Keeping your arms and torso where they are, extend your torso towards the right side of the room, then hinge at your hip joint to bring your right hand towards your right leg so that your arm, side of your torso, and right leg form a triangle, with your left arm reaching towards the ceiling. Your right hand can rest on your leg or the floor. Breathe and hold for around 30 seconds. Repeat on the other side.
5. Legs-Up-the-Wall Pose
This stretch is just like it sounds; and allows for complete relaxation of your mind and body, and will stretch out “tech neck” and stiff shoulders. Sit with your right side against the wall, then lie back as you swing your legs up the wall so that your body forms an “L,” with your sitting bones as close to the wall as possible. This might be a few inches away, which is perfectly fine. Relax and soften your back, neck, and shoulders. Hold this pose and breathe for as long as 10 minutes.
6. Cat and Cow Poses
Stretch out your whole spine with cat and cow poses. Come to your hands and knees, and while exhaling, round your spine up towards the ceiling like a cat arching its back, elongating your spine as you do. Then, inhale, lifting your chest and your hips towards the ceiling, while dropping your belly towards the floor, thinking of lengthening the space from your clavicles to your belly button. Continue breathing and shifting between these two poses to warm up and stretch your spine.
7. Downward-Facing Dog Pose
This pose will work your whole body, lengthening your spine and your hamstrings, strengthening your arms, shoulders, and back, and improving your posture.
To begin, come to the floor on your hands and knees, then exhale and lift your knees away from the floor, lifting your sitting bones towards the ceiling, pressing your heels towards the floor and your palms deep into the floor so that your body becomes an upside-down letter “V.” You can bend your knees slightly to make this position more comfortable, or work to straighten your knees without locking them. Hold this pose for 1 to 3 minutes.
8. Cobra Pose
Open your heart and let your shoulders drop down away from your ears with cobra pose. Lay with your belly on the floor, stretching your legs behind you, activating your leg muscles, and pointing your toes. With your hands up by your chest, hug your elbows into your body.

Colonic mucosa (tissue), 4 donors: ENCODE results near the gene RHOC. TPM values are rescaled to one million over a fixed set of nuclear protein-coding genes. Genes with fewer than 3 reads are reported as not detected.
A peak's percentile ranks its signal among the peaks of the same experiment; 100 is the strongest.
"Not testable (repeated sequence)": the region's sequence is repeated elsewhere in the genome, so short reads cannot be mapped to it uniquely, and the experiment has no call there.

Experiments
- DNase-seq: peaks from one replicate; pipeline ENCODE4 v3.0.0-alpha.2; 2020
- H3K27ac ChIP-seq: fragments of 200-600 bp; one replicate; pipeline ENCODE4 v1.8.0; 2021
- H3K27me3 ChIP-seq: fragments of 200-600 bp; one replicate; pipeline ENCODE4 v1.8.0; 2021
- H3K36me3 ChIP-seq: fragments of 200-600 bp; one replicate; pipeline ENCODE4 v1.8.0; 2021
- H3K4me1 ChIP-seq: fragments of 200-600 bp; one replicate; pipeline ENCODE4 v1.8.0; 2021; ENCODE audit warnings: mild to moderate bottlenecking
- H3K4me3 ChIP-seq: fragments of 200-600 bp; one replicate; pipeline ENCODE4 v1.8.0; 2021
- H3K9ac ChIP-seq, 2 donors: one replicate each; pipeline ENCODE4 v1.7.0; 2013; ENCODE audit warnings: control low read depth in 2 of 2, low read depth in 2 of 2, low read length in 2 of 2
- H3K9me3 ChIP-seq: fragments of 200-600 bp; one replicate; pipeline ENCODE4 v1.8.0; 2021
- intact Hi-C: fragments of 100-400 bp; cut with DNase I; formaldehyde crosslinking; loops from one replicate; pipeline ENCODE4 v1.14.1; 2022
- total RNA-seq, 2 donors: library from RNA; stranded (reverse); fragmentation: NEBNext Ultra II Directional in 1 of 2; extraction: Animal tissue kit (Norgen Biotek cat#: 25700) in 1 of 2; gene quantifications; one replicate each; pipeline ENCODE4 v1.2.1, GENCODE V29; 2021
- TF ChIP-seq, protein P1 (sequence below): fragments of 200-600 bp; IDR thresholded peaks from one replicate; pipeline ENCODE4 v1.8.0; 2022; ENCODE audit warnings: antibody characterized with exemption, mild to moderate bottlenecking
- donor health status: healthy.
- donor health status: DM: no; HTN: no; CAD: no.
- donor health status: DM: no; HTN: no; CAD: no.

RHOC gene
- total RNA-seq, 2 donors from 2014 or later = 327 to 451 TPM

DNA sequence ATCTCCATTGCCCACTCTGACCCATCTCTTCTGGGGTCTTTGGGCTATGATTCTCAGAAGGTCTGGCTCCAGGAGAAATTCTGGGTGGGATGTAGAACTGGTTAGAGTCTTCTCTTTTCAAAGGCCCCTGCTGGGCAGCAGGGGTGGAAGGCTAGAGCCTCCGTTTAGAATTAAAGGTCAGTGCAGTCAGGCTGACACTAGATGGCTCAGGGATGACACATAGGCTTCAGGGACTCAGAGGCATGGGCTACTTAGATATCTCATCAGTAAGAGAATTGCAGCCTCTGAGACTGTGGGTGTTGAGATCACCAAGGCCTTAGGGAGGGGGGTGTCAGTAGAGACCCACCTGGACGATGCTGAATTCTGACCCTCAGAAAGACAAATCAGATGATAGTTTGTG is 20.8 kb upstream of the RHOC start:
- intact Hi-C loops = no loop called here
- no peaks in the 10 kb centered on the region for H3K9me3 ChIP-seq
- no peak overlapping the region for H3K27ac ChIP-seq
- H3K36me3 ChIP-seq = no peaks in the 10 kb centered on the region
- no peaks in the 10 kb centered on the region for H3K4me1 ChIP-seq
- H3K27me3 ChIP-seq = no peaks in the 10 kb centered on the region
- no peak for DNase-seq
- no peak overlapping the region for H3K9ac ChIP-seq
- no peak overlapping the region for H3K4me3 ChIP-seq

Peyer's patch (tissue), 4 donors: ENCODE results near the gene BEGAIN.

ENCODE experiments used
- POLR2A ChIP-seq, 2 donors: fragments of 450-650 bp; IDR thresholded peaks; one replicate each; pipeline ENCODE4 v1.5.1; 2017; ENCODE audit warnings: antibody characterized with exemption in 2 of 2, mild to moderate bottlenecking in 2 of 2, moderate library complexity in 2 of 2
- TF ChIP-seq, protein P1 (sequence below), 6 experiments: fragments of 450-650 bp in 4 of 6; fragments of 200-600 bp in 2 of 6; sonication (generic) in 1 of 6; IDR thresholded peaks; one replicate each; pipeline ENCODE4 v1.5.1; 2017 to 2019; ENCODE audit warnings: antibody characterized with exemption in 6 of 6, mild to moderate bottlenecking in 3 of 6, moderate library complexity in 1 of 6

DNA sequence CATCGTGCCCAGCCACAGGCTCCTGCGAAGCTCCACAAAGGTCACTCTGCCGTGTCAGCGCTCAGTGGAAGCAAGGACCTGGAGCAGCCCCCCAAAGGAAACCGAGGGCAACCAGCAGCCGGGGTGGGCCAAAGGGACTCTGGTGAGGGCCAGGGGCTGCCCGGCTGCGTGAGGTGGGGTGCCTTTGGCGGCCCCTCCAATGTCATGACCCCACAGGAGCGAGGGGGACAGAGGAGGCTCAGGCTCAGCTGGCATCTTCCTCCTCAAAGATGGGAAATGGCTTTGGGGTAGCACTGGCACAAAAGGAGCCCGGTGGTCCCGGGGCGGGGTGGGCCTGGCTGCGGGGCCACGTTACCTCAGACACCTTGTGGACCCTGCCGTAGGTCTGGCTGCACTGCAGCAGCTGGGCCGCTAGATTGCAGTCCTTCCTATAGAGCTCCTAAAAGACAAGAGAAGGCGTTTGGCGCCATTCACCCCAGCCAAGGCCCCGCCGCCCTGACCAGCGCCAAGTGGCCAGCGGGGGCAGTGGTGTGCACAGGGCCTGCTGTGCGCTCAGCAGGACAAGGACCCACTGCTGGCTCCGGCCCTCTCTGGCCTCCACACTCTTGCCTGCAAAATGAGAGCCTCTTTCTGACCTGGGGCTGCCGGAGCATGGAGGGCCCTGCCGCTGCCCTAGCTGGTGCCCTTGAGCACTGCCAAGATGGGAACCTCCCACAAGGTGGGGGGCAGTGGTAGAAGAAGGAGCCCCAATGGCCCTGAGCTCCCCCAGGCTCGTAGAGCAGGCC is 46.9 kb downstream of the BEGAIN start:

Keeping your hips firmly on the floor, inhale and straighten your arms, lifting your chest away from the floor, maintaining an activation in the muscles in your lower body. If your shoulders start to creep up, release tension in your shoulders and allow them to drop. Hold this pose for 15 to 30 seconds, breathing easily, then lower back to the floor, repeating as desired.
9. Child’s Pose
Kneel on the floor, bringing your toes together and spreading your knees slightly wider than your hips. Exhale and lay your torso between your knees, reaching your arms straight out in front of you and elongating your spine from the top of your head to the tip of your tailbone. Breathe, and hold this pose for anywhere from 30 seconds to a few minutes.
10. Try a 5-Minute Meditation
If you are feeling anxious, or fatigued after staring at your screen for too long, you can quiet your thoughts and reset your energy levels with just a quick meditation. Even just a few minutes can make a huge difference in your whole day. While you can meditate seated at your desk in your home office, you might want to try laying flat on the floor with your arms at your sides and your palms facing up, and your legs flat on the floor in front of you.
Become aware of your breath. Gradually relax each part of your body, one at a time. Don’t forget to relax things like your fingers, your face, and your neck and shoulders! With each exhalation, imagine each part of your body getting heavier as though it’s sinking into the floor.
Take long, even, slow breaths in and out, focusing on quieting your brain and focusing your thoughts.
Coming out of mediation, first take a few slow breaths, bringing life and energy back into your limbs. You may want to take your time coming to sitting or standing following your meditation session.
Taking time to relax and release your stress is one of the most important things you can do for your body, mind, and your work. If you’re searching for other ways to make your work life less stressful, VIOLIN Systems has an entire system of all-flash arrays and other solutions to ensure your system is always working for you, no matter where your office is—even if your whole team is working from home.